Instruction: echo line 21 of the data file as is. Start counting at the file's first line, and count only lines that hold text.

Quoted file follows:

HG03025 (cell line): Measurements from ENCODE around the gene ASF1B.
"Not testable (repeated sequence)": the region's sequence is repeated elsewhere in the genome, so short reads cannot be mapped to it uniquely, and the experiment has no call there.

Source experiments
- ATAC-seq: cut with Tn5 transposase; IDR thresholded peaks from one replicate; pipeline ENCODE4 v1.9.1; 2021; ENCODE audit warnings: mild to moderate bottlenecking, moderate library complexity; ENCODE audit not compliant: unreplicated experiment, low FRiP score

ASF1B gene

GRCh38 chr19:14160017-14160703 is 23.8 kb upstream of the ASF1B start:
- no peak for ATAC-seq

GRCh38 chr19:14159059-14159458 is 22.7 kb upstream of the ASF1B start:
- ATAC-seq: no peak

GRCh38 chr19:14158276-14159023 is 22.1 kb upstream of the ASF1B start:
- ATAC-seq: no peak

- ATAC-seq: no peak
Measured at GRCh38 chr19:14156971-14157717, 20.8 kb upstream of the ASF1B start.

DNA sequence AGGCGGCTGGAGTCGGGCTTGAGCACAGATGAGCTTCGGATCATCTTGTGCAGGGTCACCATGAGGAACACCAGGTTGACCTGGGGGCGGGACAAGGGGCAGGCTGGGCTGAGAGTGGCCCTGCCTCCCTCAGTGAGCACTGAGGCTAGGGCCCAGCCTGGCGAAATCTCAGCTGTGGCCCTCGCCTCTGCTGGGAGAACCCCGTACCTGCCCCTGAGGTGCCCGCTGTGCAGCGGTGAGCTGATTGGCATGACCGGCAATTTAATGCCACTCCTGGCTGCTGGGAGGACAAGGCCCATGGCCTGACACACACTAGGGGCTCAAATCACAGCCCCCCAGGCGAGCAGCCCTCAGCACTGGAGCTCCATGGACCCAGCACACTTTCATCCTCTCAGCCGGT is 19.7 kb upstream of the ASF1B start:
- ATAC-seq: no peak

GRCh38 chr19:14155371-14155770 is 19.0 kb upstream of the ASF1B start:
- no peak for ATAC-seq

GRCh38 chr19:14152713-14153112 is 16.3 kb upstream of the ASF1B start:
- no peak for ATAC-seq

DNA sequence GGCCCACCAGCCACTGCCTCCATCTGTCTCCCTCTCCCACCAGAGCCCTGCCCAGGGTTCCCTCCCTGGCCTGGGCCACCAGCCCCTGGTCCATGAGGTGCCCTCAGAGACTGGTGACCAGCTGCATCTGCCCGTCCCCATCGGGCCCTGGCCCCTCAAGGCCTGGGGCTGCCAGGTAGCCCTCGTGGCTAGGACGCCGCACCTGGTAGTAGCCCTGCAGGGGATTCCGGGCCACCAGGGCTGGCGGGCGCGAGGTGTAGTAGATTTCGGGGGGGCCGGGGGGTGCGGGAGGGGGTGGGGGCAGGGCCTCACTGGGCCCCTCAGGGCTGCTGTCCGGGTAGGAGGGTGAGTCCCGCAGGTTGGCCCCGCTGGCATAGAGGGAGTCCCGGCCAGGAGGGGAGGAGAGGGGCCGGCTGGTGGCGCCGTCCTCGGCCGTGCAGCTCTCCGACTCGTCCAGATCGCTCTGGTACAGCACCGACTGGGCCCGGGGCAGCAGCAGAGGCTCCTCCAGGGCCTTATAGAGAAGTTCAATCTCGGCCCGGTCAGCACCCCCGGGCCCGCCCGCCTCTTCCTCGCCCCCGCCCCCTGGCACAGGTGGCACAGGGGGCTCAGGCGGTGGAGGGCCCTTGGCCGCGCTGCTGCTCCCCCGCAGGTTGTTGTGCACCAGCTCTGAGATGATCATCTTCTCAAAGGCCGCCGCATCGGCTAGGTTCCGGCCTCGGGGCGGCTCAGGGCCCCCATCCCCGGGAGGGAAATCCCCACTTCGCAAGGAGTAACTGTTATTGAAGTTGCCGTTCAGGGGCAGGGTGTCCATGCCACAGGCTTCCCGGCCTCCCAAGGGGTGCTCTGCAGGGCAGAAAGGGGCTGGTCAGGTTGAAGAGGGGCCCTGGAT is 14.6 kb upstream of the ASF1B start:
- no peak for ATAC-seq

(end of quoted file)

- no peak for ATAC-seq